WALLA WALLA - A former U.S. Marine and Walla Walla native, Nat Small, has been awarded the Bronze Star with Valor Device for actions during his service in Afghanistan.
The medal, the fourth highest combat award in the U.S. armed forces, was presented Friday at the Marine Corps Ball in Yakima.
According to the official citation, Small was awarded the honor "for heroic service in connection with combat operations against the enemy" between April 18 and June 22, 2010. At that time, Small was a lance corporal serving as assistant team leader of a scout sniper platoon in the Helmand province of Afghanistan.
Among Small's actions described in the citation were events on June 22 when his unit engaged enemy fighters and a fellow Marine, who was a close friend of Small's, was mortally wounded.
According to the citation, Small immediately returned fire with his rifle, killing an enemy fighter and was continuing to engage attackers when a rocket-propelled grenade exploded next to him. Despite shrapnel wounds in his legs and a traumatic brain injury, Small went on to help move his wounded squad mate to a safe position.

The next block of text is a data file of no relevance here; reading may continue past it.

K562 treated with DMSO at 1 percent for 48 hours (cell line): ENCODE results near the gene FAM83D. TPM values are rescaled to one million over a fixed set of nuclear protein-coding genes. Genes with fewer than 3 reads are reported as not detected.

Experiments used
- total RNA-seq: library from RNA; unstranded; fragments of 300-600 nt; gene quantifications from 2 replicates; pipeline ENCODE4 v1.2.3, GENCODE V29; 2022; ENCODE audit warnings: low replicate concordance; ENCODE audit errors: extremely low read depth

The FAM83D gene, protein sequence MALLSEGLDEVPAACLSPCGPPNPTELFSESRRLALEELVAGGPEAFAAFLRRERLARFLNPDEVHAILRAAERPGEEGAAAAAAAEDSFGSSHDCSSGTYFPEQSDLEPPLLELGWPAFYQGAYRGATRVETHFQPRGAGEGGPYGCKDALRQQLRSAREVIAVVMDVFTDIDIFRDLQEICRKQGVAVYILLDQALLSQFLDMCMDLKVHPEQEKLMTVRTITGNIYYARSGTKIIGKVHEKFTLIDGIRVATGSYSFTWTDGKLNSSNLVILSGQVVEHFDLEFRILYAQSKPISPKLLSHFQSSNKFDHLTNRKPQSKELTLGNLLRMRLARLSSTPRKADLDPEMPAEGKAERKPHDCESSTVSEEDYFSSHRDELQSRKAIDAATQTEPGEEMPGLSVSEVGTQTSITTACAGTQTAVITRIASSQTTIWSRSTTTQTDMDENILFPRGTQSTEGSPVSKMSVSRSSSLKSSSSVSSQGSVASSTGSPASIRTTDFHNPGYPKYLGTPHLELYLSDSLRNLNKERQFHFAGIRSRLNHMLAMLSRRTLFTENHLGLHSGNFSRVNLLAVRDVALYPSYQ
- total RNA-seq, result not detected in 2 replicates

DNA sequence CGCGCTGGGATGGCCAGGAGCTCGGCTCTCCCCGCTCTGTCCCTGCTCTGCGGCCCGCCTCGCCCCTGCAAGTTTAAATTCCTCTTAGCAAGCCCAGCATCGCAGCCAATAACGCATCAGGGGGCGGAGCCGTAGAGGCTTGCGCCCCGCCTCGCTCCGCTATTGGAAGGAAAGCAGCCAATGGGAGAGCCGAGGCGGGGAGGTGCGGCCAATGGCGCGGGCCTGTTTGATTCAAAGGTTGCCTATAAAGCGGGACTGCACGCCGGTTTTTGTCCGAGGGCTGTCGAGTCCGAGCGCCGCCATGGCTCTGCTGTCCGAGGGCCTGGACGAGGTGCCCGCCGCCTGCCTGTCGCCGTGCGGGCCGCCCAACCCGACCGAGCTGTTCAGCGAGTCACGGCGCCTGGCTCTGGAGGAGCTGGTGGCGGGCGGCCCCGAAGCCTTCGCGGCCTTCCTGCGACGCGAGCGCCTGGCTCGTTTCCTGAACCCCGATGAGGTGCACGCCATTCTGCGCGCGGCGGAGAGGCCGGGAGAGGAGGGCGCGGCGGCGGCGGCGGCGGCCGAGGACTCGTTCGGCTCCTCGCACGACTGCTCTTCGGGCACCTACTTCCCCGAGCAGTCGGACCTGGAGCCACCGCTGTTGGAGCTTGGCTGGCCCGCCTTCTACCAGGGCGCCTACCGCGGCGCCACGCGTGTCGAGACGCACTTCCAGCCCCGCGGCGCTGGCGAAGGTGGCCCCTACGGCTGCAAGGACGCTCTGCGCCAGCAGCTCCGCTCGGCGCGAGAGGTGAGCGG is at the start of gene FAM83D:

As a corpsman treated the man, Small continued suppressing enemy fire and also assisted with providing cardiopulmonary resuscitation. Then when a medical evacuation helicopter arrived, Small helped carry the wounded man onto the aircraft.
After this, "despite enemy fire, wounds in his legs and barely being able to stand, Lance Corporal Small went back to where the enemy fighter had died and collected his (grenade launcher) and grenades so that no other enemy fighters could use them. Only after the team was safe inside friendly lines ... did Lance Corporal Small admit to his team leader that he was wounded to the point that he could not stand or see anymore," the citation read.
Small was evacuated and flown to Germany for treatment, then returned to the United States to continue his recuperation. After being promoted to corporal, he was discharged and has since returned to civilian life.
Small was featured in a Nov. 25, 2010, Union-Bulletin article titled, "The Ties that Bind," about how soldiers' bonds become those of their families after one is lost at war.